Encryption is great, it keeps dickheads from looking at stuff that's none of their business. But the problem with encryption is that it's useless when not applied properly. Like what Western Digital has done on their range of My Passport external hard drives. Sold as having built-in encryption, the type of encryption used is weak as piss. It uses a 32-bit key, which is trivial to be cracked by anyone with a fast GPU. Some models even included the password on the hard drive itself. Just another reminder to not trust anyone spouting the word "secure" unless they can back that up with details on that security.
MoCA - a faster alternative to Ethernet over power
I had no idea MoCA was a thing until I stumbled upon a review a device with MoCA support. What's MoCA? Multimedia over Coax Alliance. It's like that Ethernet over power stuff, but over coaxial cable instead and apparently, much faster. MoCA 2.0 is the latest standard, and the even newer bonded variety of MoCA 2.0 has support for speeds around a gigabit. The idea is, you plug one unit into your TV socket, then the other unit into another TV socket somewhere else in your house and boom, fast data transfer. In the test Small Network Builder ran on the Actiontec ECB6200, it worked really well, achieving speeds of around 500mbit sending data and 700+mbit receiving data. They go for around $200 on eBay right now, from a US seller. I can't seem to find anything using bonded MoCA 2.0 locally - for now. It's still pretty new.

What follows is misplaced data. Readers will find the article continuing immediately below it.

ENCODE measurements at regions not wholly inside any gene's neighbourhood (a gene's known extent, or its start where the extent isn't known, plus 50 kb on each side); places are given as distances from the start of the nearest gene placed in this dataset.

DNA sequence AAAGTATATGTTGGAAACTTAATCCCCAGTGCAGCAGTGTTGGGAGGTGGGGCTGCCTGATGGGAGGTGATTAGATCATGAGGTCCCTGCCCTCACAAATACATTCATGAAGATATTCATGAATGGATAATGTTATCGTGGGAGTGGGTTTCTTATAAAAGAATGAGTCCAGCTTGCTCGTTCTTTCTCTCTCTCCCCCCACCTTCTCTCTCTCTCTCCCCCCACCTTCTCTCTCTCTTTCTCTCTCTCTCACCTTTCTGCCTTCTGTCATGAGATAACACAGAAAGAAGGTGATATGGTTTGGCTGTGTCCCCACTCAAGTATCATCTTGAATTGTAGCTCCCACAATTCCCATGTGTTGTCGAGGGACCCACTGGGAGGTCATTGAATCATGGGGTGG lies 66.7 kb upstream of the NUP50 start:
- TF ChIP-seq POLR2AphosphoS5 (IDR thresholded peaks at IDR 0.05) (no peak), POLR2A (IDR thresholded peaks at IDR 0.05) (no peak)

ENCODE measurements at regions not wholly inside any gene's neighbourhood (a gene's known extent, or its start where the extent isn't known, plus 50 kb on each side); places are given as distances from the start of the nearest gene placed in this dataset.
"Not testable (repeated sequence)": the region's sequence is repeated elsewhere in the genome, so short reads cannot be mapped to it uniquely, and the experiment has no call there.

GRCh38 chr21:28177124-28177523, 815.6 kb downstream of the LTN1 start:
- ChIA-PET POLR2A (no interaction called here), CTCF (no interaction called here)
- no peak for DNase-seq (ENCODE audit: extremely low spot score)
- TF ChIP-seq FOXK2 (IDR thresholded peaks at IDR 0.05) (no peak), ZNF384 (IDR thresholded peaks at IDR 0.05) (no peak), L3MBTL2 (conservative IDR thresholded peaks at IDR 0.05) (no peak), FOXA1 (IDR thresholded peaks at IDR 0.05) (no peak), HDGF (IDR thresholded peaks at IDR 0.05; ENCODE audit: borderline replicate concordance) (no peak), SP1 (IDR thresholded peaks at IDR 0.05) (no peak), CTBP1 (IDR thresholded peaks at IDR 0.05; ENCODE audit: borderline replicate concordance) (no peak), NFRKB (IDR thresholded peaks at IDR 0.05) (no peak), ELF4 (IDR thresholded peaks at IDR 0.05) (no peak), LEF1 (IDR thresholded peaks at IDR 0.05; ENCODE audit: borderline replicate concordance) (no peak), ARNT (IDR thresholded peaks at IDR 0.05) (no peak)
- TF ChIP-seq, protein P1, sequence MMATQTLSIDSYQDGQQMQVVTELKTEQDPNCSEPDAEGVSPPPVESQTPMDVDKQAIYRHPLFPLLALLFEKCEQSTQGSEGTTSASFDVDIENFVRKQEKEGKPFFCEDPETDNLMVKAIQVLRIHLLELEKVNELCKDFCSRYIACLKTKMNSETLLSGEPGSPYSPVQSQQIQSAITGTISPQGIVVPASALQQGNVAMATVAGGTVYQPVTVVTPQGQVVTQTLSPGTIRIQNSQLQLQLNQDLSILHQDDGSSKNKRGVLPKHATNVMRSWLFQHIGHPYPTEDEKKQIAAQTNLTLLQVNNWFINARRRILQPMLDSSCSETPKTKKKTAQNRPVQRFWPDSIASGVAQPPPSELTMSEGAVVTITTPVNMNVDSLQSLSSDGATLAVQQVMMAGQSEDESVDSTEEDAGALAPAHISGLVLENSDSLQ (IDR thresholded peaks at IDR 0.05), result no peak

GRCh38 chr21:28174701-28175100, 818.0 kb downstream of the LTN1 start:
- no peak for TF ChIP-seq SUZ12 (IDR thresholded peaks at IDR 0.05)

Emojis are serious business
If you've ever wondered how emjoi get certified, the New York Times explains the role of the Unicode Consortium. A bunch of large tech company reps are in the Unicode consortium and they all agree on what should be included in the Unicode standard, which also includes emoji. There's been weird region-specific uses of emoji - like the eggplant emoji which is used in the USA as a replacement for a phallus sort of image, that isn't really used anywhere else. The consortium also doesn't include living people, deities and logos or symbols that are copyrighted. Some people were pissed off that a rifle was included in the emoji set, but it was put in there because it's an Olympic sport. I never realised how complicated of a job it would be to decide what emoji should exist. People take their little emoji seriously.
A list of some interesting factual podcasts
Kevin Kelly and Mark Frauenfelder ran a survey on Cool Tools, asking their readers what their favourite "factual" podcast is. Over 1600 people replied and they put the most commonly mentioned 50 into a list. I don't know what a factual podcast is, but I'm going to guess it's stuff based around real events, not fictional stories someone crated. I like podcasts but I'm not a huge listener - off this list all I regularly take time out to listen to are Planet Money and This American Life. The only other podcast I listen to which isn't on this list is ABC's Background Briefing.
Here endeth the sizzle (until tomorrow!)
The Sizzle is curated by Anthony "@decryption" Agius and emailed every weekday afternoon. Like The Sizzle? Convert your free trial into a paid subscription now and never miss an issue! Already a subscriber? Thanks for being awesome.